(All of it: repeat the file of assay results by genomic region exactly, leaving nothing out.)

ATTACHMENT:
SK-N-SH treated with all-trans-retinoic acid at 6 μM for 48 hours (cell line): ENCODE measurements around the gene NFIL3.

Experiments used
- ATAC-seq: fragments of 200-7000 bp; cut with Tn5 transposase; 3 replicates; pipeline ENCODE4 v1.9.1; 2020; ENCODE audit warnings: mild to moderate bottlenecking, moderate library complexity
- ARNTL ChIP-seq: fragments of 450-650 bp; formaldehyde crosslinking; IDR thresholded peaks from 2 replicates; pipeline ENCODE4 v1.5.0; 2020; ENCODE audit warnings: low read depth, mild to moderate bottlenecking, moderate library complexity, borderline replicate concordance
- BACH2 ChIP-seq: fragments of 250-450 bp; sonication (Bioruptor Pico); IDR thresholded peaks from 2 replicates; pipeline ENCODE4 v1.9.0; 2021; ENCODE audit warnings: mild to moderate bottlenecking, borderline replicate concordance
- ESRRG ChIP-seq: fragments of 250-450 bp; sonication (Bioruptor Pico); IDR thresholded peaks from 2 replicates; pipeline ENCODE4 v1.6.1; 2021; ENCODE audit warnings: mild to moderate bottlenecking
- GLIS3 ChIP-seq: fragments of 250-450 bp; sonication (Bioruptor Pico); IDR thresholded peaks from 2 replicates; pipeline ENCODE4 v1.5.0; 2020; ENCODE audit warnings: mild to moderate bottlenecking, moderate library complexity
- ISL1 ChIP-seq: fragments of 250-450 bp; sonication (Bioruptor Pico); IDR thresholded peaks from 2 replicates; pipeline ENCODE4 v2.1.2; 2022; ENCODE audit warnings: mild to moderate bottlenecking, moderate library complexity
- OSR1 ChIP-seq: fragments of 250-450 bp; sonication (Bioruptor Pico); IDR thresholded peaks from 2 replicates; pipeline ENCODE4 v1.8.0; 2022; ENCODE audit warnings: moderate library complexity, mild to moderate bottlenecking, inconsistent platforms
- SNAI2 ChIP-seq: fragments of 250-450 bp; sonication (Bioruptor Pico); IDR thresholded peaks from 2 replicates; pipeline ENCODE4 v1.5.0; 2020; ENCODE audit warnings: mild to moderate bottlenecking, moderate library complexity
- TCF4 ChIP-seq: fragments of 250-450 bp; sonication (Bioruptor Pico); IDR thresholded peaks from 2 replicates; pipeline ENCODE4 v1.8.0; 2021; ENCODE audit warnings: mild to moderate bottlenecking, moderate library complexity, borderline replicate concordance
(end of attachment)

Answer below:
SK-N-SH treated with all-trans-retinoic acid at 6 μM for 48 hours (cell line): ENCODE measurements around the gene NFIL3.

Experiments used
- ATAC-seq: fragments of 200-7000 bp; cut with Tn5 transposase; 3 replicates; pipeline ENCODE4 v1.9.1; 2020; ENCODE audit warnings: mild to moderate bottlenecking, moderate library complexity
- ARNTL ChIP-seq: fragments of 450-650 bp; formaldehyde crosslinking; IDR thresholded peaks from 2 replicates; pipeline ENCODE4 v1.5.0; 2020; ENCODE audit warnings: low read depth, mild to moderate bottlenecking, moderate library complexity, borderline replicate concordance
- BACH2 ChIP-seq: fragments of 250-450 bp; sonication (Bioruptor Pico); IDR thresholded peaks from 2 replicates; pipeline ENCODE4 v1.9.0; 2021; ENCODE audit warnings: mild to moderate bottlenecking, borderline replicate concordance
- ESRRG ChIP-seq: fragments of 250-450 bp; sonication (Bioruptor Pico); IDR thresholded peaks from 2 replicates; pipeline ENCODE4 v1.6.1; 2021; ENCODE audit warnings: mild to moderate bottlenecking
- GLIS3 ChIP-seq: fragments of 250-450 bp; sonication (Bioruptor Pico); IDR thresholded peaks from 2 replicates; pipeline ENCODE4 v1.5.0; 2020; ENCODE audit warnings: mild to moderate bottlenecking, moderate library complexity
- ISL1 ChIP-seq: fragments of 250-450 bp; sonication (Bioruptor Pico); IDR thresholded peaks from 2 replicates; pipeline ENCODE4 v2.1.2; 2022; ENCODE audit warnings: mild to moderate bottlenecking, moderate library complexity
- OSR1 ChIP-seq: fragments of 250-450 bp; sonication (Bioruptor Pico); IDR thresholded peaks from 2 replicates; pipeline ENCODE4 v1.8.0; 2022; ENCODE audit warnings: moderate library complexity, mild to moderate bottlenecking, inconsistent platforms
- SNAI2 ChIP-seq: fragments of 250-450 bp; sonication (Bioruptor Pico); IDR thresholded peaks from 2 replicates; pipeline ENCODE4 v1.5.0; 2020; ENCODE audit warnings: mild to moderate bottlenecking, moderate library complexity
- TCF4 ChIP-seq: fragments of 250-450 bp; sonication (Bioruptor Pico); IDR thresholded peaks from 2 replicates; pipeline ENCODE4 v1.8.0; 2021; ENCODE audit warnings: mild to moderate bottlenecking, moderate library complexity, borderline replicate concordance